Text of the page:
Author(s): Dragovic S, Gunness P, IngelmanSundberg M, Vermeulen NP, Commandeur JN
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Abstract Clozapine is known to cause hepatotoxicity in a small percentage of patients. Oxidative bioactivation to reactive intermediates by hepatic cytochrome P450s (P450s) has be proposed as a possible mechanism. However, in contrast to their role in formation of N-desmethylclozapine and clozapine N-oxide, the involvement of individual P450s in the bioactivation to reactive intermediates is much less well characterized. The results of the present study show that 7 of 14 recombinant human P450s were able to bioactivate clozapine to a glutathione-reactive nitrenium ion. CYP3A4 and CYP2D6 showed the highest specific activity. Enzyme kinetical characterization of these P450s showed comparable intrinsic clearance of bioactivation, implicating that CYP3A4 would be more important because of its higher hepatic expression, compared with CYP2D6. Inhibition experiments using pooled human liver microsomes confirmed the major role of CYP3A4 in hepatic bioactivation of clozapine. By studying bioactivation of clozapine in human liver microsomes from 100 different individuals, an 8-fold variability in bioactivation activity was observed. In two individuals bioactivation activity exceeded N-demethylation and N-oxidation activity. Quinidine did not show significant inhibition of bioactivation in any of these liver fractions, suggesting that CYP2D6 polymorphism is not an important factor in determining susceptibility to hepatotoxicity of clozapine. Therefore, interindividual differences and drug-drug interactions at the level of CYP3A4 might be factors determining exposure of hepatic tissue to reactive clozapine metabolites.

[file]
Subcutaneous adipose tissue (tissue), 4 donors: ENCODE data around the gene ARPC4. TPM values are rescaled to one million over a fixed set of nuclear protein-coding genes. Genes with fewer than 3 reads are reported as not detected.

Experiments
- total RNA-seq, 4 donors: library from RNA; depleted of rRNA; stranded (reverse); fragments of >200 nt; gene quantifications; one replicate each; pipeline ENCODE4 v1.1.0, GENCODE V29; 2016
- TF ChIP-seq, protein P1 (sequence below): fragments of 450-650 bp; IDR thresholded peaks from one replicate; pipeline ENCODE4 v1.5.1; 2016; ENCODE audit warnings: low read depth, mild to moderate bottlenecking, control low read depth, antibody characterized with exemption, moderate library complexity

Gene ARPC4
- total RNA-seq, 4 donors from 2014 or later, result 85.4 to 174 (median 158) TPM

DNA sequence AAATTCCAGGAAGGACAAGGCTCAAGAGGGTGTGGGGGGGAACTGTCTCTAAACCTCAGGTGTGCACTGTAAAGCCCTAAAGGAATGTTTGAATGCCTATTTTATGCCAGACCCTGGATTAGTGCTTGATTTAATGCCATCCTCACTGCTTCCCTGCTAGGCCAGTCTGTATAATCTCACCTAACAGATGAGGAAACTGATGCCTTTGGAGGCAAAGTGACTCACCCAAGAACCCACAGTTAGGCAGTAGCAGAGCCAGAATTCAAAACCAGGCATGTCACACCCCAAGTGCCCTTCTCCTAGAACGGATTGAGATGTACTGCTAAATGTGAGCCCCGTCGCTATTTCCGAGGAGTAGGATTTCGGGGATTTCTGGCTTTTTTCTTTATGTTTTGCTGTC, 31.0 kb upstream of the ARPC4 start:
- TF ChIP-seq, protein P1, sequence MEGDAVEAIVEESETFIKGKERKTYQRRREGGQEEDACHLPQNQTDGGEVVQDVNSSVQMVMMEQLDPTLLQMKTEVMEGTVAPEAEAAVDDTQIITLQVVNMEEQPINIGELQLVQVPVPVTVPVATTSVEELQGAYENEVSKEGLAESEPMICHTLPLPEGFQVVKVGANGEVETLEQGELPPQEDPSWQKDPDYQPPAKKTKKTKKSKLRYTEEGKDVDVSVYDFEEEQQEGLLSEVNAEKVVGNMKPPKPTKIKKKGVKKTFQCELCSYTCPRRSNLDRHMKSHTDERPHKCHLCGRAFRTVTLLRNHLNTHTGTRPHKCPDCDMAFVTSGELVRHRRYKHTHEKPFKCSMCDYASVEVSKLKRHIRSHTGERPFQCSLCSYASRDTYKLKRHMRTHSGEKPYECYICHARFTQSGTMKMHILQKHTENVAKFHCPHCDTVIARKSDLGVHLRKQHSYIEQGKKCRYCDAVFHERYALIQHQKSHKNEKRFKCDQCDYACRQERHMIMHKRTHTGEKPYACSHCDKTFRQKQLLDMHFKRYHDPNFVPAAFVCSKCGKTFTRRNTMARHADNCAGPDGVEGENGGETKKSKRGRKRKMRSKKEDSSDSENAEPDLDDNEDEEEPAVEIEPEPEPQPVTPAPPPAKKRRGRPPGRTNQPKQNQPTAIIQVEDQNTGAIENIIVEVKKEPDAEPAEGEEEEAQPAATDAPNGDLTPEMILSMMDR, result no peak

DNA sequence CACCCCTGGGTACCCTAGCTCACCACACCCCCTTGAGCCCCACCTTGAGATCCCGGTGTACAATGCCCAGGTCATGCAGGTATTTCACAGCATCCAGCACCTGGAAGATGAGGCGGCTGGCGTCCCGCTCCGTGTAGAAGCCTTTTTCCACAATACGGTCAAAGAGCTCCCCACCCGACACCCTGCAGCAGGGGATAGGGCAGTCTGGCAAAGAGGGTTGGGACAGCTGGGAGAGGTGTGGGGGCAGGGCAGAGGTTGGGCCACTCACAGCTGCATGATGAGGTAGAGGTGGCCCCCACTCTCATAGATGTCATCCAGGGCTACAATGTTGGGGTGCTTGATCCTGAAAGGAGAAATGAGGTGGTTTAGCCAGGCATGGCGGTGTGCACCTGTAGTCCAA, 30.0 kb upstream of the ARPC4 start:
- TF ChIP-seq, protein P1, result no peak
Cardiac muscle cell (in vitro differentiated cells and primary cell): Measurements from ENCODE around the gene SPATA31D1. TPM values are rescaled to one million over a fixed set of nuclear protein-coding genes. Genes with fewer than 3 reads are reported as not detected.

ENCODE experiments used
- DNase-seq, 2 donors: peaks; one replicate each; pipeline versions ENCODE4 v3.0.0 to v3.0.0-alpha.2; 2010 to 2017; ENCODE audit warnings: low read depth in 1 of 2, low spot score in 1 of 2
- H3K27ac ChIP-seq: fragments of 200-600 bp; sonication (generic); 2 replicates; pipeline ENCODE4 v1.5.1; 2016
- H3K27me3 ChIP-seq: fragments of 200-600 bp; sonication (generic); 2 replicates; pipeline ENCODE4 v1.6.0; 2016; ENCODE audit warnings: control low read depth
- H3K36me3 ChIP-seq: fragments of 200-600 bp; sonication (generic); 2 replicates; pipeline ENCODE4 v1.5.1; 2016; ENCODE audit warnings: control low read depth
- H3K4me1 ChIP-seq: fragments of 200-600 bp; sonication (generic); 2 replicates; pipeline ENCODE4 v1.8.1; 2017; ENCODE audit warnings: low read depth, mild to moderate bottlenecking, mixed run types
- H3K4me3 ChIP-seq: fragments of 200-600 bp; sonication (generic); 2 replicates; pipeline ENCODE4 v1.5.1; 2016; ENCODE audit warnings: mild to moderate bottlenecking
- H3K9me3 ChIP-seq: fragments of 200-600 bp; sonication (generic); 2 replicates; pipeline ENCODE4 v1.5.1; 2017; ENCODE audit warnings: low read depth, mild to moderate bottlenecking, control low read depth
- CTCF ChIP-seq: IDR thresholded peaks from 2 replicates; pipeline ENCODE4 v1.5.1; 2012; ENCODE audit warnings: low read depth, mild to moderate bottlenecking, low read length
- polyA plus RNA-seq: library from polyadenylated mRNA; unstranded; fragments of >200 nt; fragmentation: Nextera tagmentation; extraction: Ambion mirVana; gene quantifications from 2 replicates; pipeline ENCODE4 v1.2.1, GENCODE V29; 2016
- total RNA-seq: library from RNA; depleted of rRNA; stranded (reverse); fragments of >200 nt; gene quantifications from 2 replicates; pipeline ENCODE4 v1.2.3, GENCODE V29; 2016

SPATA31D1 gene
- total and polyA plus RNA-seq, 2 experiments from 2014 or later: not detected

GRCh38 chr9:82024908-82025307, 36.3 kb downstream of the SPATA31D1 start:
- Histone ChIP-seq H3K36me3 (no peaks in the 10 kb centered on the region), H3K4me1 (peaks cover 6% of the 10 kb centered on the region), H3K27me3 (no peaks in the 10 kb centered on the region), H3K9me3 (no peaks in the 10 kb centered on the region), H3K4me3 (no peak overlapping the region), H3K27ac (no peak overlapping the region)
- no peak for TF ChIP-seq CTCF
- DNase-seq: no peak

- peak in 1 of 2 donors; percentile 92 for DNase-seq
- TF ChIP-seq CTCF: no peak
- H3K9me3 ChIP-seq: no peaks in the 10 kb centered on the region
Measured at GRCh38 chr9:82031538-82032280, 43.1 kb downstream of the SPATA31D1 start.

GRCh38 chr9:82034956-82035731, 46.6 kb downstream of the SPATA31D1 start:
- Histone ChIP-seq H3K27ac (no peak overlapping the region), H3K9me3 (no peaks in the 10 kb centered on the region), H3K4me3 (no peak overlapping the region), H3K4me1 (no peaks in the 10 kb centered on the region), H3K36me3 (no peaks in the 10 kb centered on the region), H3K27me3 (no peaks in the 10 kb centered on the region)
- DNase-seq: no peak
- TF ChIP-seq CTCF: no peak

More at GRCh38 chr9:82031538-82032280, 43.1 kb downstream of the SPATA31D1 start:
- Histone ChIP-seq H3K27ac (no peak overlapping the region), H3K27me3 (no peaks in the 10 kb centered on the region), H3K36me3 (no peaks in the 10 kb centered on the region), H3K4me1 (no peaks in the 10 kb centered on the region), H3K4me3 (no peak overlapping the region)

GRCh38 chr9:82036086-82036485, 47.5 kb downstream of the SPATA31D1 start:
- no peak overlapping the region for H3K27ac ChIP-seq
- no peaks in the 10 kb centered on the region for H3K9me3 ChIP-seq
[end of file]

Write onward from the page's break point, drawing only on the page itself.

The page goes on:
This article was published in Drug Metab Dispos
and referenced in Journal of Clinical & Experimental Pharmacology